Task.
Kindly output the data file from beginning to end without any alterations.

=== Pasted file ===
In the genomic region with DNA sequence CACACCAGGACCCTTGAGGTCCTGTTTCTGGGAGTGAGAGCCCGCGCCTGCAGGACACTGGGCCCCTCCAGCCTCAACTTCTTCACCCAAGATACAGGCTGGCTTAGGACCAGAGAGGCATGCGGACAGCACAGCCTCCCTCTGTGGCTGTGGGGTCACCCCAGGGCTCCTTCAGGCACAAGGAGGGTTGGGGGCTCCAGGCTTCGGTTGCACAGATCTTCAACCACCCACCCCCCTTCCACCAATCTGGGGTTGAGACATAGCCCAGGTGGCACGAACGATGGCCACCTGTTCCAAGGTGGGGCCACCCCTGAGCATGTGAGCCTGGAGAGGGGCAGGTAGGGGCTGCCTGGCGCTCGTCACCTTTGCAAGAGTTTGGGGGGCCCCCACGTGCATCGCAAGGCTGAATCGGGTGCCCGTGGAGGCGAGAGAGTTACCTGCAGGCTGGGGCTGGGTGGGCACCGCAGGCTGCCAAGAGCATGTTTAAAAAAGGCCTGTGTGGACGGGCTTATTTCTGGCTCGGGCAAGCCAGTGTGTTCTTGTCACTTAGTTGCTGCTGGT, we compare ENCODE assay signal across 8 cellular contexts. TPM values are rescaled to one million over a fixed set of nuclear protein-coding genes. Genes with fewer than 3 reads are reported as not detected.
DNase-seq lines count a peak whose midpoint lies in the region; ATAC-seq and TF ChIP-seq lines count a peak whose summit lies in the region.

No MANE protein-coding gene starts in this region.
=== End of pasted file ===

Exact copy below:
In the genomic region with DNA sequence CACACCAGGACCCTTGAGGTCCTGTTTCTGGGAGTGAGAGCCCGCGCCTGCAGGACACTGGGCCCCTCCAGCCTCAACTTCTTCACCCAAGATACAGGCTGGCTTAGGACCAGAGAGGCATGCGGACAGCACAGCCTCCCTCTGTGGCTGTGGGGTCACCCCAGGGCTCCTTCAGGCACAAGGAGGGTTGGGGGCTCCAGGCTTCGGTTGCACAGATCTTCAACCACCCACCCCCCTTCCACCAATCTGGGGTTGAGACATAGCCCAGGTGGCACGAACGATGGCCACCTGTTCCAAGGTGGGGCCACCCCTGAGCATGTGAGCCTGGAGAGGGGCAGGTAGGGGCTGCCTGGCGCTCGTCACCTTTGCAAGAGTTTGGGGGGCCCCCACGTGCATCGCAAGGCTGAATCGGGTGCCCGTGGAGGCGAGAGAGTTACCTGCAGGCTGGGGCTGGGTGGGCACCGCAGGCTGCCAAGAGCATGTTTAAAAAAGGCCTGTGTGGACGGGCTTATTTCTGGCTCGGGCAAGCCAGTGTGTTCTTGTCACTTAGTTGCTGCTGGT, we compare ENCODE assay signal across 8 cellular contexts. TPM values are rescaled to one million over a fixed set of nuclear protein-coding genes. Genes with fewer than 3 reads are reported as not detected.
DNase-seq lines count a peak whose midpoint lies in the region; ATAC-seq and TF ChIP-seq lines count a peak whose summit lies in the region.

No MANE protein-coding gene starts in this region.